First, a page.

Petition to U.S. Securities and Exchange Commission for Issuance of Interpretive Release
December 31, 2001
Jonathan G. Katz
Re: Petition for Issuance of Interpretive Release
Dear Mr. Katz:
The accounting firms of Arthur Andersen LLP, Deloitte and Touche LLP, Ernst & Young LLP, KPMG LLP, and PricewaterhouseCoopers LLP, with the endorsement of the American Institute of Certified Public Accountants, hereby jointly petition the Commission to issue an interpretive release that provides guidance that can be implemented by public companies in preparing disclosures for inclusion in annual reports on Form 10-K and other reports filed after the date of the issuance of the release.1 The objective of the interpretive guidance is to facilitate enhanced disclosures pursuant to the requirements of Regulation S-K Item 303, Management's Discussion and Analysis of Financial Condition and Results of Operations (MD&A). In particular, a suggested interpretive release, which is included as Appendix A to this letter, would address three areas in which we believe expanded disclosure is needed to improve the transparency of financial reporting. Those three areas are disclosures about: (1) liquidity and capital resources including off-balance sheet arrangements; (2) certain trading activities that include non-exchange traded contracts accounted for at fair value; and (3) relationships and transactions on terms that would not be available from clearly independent third parties.
We also are considering a petition to the Commission to follow the issuance of this interpretive guidance with proposed rulemaking to establish minimum disclosure requirements in these three areas. The objective of such rulemaking would be to promote more consistency, comparability, and transparency in registrant filings. However, in view of the proximity of this action to the end of the fiscal year and the need to take timely action in order improve MD&A disclosures in annual reports on Form 10-K for 2001, we believe that an interpretive release that provides immediate guidance will result in improvements in disclosures while the Commission considers a further course of rulemaking.
Appendix A presents in the format of a proposed Commission interpretive release our proposal to encourage public companies to take immediate steps to improve their disclosures in three critical areas. The release relies on existing disclosure requirements of MD&A. The existing requirements of MD&A are intentionally broad and flexible to permit registrants to meet the requirements for disclosure in a manner that is customized to each registrant's circumstances. The flexibility in the rule was intended to elicit high quality and highly informative disclosure.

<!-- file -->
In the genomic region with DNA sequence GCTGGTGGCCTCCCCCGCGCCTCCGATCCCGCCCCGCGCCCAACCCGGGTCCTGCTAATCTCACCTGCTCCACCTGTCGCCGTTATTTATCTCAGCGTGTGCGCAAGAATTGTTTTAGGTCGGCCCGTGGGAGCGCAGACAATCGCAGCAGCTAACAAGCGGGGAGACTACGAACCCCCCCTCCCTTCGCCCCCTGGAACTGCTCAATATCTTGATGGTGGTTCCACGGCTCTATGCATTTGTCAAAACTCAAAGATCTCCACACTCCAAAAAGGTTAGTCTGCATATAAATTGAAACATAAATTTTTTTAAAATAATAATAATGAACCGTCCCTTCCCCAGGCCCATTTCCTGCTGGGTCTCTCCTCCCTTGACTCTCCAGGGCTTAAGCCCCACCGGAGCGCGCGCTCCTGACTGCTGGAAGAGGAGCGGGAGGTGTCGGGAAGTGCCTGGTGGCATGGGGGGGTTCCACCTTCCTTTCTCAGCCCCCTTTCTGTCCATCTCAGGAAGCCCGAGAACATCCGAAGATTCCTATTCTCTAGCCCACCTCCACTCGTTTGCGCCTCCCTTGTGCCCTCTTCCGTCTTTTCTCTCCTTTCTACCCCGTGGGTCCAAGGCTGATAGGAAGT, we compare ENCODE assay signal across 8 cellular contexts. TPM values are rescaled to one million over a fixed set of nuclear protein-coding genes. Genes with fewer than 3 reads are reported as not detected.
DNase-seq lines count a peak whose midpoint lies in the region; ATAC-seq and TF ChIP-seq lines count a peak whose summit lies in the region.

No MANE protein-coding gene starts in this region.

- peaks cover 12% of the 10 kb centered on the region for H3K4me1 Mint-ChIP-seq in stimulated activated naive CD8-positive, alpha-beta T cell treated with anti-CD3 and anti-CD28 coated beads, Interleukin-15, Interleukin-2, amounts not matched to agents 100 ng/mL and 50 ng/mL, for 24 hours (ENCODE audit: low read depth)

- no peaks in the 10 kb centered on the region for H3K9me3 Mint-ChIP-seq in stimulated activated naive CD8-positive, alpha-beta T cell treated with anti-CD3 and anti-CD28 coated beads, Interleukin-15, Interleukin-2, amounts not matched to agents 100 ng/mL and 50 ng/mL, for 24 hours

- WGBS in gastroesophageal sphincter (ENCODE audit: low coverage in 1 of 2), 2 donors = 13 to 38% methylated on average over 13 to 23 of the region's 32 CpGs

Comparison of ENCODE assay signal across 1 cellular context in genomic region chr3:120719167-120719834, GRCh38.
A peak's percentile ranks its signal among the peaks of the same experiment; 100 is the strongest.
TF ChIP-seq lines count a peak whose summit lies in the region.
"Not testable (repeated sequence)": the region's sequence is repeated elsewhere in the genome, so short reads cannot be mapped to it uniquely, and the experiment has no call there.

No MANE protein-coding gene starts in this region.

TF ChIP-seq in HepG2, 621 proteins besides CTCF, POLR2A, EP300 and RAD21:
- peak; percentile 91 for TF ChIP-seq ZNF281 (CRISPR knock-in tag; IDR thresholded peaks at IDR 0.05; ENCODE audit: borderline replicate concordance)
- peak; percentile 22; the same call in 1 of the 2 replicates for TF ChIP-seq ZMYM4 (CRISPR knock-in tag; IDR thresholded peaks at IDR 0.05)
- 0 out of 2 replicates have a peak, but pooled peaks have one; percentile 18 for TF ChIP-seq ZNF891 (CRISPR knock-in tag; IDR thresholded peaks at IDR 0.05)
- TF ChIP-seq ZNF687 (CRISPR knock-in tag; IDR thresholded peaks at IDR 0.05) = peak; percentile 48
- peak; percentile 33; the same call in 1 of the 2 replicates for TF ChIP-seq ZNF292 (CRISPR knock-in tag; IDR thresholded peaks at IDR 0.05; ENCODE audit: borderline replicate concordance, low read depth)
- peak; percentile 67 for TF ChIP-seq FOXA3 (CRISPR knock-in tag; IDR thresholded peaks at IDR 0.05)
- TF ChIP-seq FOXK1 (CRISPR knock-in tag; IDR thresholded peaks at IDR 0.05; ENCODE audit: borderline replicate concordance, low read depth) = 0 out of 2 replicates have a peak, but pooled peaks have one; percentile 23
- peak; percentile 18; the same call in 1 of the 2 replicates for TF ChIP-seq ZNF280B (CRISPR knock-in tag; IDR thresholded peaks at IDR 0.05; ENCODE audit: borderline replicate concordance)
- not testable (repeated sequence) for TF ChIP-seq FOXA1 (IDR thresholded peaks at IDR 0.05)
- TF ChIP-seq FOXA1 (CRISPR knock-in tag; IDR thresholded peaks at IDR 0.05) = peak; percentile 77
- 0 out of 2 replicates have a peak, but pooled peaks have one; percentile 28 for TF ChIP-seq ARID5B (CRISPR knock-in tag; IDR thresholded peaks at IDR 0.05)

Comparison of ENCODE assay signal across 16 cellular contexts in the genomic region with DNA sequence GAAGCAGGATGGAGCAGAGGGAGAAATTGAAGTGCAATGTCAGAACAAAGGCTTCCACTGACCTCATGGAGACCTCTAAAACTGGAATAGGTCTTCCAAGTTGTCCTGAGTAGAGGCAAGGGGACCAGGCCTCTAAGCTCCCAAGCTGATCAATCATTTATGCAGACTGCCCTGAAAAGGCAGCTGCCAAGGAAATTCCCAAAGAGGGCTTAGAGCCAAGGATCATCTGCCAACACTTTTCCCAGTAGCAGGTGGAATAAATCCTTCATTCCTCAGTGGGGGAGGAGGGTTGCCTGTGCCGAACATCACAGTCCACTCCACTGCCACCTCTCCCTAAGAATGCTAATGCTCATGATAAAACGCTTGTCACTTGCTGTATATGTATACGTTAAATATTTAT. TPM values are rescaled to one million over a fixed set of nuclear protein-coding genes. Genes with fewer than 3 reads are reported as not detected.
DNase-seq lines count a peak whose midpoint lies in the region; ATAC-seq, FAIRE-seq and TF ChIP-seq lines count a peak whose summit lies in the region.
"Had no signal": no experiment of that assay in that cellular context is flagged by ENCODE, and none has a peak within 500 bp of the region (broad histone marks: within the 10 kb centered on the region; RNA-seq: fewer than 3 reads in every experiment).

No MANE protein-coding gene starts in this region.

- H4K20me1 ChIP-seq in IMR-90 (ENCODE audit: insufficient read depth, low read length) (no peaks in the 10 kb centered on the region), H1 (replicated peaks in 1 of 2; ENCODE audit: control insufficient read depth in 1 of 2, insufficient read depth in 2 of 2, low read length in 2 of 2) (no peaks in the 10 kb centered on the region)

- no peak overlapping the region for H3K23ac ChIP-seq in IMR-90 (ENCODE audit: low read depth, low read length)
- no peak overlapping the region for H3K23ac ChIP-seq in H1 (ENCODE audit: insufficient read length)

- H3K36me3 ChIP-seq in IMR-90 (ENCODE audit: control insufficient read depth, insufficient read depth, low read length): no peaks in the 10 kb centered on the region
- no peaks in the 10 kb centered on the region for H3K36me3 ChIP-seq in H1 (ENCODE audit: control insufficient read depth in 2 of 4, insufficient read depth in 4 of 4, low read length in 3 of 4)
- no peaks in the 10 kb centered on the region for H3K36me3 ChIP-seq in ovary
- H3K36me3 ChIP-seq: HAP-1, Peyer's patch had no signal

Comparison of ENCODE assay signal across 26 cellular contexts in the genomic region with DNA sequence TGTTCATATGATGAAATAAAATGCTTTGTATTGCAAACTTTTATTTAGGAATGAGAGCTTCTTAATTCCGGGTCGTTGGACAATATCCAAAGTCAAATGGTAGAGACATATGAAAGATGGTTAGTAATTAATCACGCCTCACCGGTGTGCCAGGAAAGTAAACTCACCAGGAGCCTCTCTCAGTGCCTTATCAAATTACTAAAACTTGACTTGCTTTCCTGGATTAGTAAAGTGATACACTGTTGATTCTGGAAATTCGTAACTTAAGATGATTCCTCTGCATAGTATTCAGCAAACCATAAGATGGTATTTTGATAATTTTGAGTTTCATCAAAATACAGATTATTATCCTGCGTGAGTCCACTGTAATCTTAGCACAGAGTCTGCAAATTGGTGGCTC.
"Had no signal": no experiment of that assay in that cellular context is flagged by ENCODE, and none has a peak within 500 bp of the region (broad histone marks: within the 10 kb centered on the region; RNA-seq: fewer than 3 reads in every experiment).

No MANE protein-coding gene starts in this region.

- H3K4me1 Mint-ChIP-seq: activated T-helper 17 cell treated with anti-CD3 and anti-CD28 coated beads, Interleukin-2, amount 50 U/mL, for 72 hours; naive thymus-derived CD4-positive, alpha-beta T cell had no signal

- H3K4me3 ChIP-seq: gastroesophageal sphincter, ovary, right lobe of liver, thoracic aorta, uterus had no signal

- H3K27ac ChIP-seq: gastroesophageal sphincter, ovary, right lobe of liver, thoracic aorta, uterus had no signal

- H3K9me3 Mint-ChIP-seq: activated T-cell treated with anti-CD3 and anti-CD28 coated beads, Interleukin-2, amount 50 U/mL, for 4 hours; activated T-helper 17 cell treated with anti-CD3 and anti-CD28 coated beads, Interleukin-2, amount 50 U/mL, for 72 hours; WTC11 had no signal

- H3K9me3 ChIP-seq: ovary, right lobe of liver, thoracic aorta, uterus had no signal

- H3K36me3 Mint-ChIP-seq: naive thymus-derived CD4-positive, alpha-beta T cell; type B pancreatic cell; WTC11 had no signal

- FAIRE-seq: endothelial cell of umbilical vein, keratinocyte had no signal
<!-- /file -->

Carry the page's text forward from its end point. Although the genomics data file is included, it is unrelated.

While many registrants provide high quality, transparent disclosures, many other public companies provide boilerplate or very high-level disclosures that provide little or no meaningful information. The Commission previously identified this issue in 1989 and issued Financial Reporting Release No. 36 as interpretive guidance on compliance with MD&A. It is interesting to note that the 1989 interpretive release was a response, at least in part, to an earlier initiative on the part of the national accounting firms. FRR 36 relates the history of its issuance noting that the managing partners of the national accounting firms recommended increased risk disclosure separate from MD&A and subject to audit coverage. After considerable study the Commission concluded that the risk disclosure recommended by the firms was not needed but did conclude that interpretive guidance concerning MD&A was warranted. The firms once again are recommending enhanced disclosures to provide greater transparency concerning certain risks that affect public companies.
The proposed interpretive release recommends that registrants consider enhanced disclosures in three areas as described more fully below.
Liquidity and Capital Resources Including Off-Balance Sheet Arrangements
The proposed interpretive release directs registrants to consider the need to provide disclosures about events and circumstances that could affect liquidity and capital resources. The proposal suggests that consideration should be given to disclosing provisions of guarantees, commitments, lease and debt agreements, and other agreements that could trigger adverse changes in the registrant's credit rating, earnings, cash flows, or stock price, including requirements to perform under standby agreements.